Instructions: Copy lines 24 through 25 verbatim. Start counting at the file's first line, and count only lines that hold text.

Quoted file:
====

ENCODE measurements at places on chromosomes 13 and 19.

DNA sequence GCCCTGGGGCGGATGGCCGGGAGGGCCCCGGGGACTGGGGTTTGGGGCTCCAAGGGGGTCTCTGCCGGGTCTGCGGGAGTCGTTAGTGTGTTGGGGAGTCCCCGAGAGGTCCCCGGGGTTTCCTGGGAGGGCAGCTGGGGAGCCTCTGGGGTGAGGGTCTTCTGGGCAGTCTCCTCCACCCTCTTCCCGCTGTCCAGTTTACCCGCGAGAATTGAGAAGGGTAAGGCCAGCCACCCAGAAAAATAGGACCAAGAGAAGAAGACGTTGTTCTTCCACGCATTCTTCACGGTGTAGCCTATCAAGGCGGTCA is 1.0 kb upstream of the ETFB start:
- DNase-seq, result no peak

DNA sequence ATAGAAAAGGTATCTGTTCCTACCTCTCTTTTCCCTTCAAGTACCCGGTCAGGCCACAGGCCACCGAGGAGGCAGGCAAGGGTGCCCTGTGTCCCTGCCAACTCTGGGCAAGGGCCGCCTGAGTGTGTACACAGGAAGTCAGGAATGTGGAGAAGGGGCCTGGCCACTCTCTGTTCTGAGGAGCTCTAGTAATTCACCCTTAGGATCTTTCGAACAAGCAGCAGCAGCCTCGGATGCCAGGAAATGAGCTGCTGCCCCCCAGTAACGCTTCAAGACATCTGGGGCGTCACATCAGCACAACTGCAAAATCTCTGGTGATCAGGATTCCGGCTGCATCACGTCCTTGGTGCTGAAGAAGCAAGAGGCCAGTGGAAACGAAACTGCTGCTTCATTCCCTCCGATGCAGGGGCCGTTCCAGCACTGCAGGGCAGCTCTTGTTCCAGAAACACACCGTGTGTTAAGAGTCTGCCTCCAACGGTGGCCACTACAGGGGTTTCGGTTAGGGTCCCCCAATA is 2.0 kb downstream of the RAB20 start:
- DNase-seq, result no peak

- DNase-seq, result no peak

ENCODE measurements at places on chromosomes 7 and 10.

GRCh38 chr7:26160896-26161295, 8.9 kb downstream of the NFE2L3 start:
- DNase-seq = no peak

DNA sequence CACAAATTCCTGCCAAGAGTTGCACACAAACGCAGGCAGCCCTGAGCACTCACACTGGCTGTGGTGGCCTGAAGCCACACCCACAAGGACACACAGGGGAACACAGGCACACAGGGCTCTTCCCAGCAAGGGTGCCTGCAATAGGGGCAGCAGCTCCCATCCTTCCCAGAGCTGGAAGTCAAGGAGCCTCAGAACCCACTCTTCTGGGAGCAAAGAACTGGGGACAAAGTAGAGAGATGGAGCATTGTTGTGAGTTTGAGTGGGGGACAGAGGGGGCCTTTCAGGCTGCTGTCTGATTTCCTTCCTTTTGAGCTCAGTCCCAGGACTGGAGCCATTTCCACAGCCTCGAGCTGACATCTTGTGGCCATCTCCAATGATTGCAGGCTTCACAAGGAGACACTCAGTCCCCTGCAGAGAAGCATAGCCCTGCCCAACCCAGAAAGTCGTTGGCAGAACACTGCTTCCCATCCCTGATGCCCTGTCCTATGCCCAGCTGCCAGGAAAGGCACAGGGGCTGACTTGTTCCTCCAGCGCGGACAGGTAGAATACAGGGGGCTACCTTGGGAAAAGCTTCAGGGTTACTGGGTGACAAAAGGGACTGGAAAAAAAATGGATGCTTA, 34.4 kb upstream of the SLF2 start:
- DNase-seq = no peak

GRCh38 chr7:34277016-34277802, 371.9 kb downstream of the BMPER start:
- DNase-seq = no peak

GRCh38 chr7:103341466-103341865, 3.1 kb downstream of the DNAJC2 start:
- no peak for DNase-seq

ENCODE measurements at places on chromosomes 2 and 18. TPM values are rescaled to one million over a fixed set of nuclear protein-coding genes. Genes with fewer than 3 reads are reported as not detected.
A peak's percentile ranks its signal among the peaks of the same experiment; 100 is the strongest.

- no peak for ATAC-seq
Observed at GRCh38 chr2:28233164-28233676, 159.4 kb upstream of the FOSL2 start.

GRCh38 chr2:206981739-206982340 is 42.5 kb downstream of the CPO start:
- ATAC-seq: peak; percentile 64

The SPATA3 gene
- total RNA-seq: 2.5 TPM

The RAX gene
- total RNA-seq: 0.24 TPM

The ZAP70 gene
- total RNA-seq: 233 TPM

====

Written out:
The RAX gene
- total RNA-seq: 0.24 TPM